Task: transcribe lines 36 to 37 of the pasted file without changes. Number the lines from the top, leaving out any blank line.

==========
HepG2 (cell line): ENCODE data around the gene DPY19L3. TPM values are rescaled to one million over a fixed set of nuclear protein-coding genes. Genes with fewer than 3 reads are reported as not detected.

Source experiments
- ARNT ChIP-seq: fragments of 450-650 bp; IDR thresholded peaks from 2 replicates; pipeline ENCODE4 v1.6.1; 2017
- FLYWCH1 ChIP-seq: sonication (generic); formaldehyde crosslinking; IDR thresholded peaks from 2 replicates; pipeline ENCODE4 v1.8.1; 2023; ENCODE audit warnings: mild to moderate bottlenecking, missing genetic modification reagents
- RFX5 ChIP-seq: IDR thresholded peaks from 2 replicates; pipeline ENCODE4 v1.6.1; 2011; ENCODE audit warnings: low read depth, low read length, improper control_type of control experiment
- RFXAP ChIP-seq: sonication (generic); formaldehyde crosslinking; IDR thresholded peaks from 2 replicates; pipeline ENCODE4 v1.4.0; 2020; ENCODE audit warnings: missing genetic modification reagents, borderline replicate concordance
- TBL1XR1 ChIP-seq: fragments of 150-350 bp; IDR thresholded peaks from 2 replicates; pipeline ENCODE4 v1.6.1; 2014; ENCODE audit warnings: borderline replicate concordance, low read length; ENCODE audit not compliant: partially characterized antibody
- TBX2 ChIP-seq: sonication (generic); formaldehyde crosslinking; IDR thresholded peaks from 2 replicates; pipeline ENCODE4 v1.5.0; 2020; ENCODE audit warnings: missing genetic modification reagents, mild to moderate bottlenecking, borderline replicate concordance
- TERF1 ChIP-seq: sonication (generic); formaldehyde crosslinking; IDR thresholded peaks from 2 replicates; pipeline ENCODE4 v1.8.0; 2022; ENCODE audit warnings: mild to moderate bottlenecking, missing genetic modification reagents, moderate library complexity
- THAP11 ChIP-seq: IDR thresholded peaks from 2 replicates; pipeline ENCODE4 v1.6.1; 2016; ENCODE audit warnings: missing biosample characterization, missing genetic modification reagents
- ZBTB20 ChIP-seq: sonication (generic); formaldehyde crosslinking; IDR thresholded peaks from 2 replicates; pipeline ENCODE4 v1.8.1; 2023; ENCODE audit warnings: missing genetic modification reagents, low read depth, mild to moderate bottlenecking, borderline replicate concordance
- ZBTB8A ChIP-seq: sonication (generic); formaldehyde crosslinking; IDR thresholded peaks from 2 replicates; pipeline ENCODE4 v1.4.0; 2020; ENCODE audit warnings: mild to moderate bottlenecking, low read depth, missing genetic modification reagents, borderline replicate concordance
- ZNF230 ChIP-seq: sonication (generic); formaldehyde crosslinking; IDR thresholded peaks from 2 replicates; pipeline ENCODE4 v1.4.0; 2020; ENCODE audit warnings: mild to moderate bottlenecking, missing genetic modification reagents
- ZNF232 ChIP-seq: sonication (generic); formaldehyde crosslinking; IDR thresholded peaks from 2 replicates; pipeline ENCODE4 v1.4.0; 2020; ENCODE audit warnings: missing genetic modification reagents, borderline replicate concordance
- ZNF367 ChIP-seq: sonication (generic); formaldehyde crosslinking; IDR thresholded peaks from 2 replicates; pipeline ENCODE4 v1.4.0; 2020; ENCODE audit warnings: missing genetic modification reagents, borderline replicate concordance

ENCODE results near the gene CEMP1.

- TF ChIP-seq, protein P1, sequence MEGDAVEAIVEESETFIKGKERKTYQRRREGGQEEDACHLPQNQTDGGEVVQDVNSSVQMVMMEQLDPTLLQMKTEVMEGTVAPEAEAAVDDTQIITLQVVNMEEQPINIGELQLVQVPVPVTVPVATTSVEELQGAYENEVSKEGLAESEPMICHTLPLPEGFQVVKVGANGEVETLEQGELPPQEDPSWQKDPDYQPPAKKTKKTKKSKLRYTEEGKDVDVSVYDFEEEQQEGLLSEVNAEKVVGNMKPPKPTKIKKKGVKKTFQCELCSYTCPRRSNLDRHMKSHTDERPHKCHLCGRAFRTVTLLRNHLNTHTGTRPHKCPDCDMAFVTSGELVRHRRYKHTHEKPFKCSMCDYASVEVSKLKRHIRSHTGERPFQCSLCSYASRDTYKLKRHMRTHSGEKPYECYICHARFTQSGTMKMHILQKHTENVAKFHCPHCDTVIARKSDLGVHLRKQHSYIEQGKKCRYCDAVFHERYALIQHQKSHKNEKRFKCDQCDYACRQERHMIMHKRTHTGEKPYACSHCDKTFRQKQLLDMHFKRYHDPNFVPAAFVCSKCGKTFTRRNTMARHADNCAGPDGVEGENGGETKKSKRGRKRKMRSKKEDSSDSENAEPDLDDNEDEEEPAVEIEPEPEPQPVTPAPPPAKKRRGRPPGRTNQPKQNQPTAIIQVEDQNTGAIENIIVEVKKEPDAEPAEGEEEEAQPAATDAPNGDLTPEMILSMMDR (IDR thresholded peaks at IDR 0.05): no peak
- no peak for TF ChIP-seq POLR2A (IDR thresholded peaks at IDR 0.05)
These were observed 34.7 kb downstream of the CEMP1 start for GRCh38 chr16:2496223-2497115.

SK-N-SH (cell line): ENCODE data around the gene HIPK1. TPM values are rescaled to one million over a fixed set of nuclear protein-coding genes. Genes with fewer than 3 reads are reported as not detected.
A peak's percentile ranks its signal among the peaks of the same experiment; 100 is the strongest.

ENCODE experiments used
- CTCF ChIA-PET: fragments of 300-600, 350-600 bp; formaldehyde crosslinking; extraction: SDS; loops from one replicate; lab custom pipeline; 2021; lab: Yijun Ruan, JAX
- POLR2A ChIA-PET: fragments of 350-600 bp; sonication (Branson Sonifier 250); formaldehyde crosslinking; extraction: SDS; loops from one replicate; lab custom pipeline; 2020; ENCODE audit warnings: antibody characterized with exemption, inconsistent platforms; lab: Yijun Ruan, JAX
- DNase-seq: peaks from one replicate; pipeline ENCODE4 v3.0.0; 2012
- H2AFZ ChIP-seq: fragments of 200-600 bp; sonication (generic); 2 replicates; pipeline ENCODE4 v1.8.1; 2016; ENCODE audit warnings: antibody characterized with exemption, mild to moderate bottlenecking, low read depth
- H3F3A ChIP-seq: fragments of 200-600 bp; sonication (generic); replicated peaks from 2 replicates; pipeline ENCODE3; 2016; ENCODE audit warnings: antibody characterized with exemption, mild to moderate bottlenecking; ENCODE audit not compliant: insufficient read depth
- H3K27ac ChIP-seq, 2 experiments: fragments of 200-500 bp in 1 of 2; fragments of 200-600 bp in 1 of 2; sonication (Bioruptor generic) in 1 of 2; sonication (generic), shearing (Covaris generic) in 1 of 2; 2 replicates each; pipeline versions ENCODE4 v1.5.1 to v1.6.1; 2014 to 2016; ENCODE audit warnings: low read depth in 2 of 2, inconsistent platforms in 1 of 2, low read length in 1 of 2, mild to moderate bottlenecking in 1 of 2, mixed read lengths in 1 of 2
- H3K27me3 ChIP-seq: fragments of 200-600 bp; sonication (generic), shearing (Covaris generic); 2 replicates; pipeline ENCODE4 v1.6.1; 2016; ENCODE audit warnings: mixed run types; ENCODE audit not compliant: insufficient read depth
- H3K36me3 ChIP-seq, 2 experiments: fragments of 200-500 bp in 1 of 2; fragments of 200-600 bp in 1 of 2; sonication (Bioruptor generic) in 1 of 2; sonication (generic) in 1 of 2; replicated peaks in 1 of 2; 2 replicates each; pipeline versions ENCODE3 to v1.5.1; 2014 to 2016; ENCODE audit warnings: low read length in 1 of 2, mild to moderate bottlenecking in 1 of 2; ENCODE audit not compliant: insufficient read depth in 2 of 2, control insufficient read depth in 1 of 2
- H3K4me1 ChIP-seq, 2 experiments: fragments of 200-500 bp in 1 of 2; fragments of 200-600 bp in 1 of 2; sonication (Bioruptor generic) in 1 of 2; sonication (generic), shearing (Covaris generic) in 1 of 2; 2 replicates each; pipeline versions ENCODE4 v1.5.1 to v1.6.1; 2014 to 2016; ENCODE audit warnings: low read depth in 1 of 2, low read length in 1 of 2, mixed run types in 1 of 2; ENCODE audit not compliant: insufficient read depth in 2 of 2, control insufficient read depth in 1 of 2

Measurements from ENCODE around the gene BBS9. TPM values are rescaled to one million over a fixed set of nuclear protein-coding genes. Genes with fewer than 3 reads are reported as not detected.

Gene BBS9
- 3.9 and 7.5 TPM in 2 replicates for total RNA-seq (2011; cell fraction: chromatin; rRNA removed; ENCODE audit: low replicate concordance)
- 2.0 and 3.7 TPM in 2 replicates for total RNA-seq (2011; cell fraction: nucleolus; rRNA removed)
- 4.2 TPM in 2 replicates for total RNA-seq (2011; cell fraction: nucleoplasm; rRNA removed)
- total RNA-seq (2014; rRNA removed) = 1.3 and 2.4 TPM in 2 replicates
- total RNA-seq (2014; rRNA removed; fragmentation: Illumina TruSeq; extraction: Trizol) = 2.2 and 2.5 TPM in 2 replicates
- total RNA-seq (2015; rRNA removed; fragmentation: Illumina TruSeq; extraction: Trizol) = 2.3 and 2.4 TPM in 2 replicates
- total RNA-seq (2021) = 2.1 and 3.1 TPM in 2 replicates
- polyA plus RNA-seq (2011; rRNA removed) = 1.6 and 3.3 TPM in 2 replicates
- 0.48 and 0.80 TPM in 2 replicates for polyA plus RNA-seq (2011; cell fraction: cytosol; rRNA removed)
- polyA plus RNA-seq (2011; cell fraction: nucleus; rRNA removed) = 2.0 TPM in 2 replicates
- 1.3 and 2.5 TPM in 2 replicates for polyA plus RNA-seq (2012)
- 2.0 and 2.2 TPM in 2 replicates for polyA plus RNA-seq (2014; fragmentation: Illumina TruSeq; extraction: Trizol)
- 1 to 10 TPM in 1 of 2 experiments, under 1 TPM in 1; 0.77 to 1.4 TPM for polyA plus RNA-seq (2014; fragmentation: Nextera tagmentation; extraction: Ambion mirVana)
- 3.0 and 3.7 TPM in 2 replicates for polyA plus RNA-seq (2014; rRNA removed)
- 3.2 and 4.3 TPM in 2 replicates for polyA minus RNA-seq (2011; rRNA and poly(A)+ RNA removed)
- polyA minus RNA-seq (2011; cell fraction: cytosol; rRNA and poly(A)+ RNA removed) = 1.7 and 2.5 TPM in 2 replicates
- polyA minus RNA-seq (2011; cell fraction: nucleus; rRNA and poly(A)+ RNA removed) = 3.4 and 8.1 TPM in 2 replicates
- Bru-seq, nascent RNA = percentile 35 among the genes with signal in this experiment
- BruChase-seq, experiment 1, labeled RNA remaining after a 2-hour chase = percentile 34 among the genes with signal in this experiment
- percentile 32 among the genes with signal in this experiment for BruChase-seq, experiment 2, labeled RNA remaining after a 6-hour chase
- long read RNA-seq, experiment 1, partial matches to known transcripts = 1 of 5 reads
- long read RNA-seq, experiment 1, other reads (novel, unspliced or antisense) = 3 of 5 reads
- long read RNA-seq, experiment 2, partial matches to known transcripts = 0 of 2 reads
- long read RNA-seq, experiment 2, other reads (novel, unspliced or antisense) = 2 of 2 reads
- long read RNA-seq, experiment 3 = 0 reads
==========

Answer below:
- 4.2 TPM in 2 replicates for total RNA-seq (2011; cell fraction: nucleoplasm; rRNA removed)
- total RNA-seq (2014; rRNA removed) = 1.3 and 2.4 TPM in 2 replicates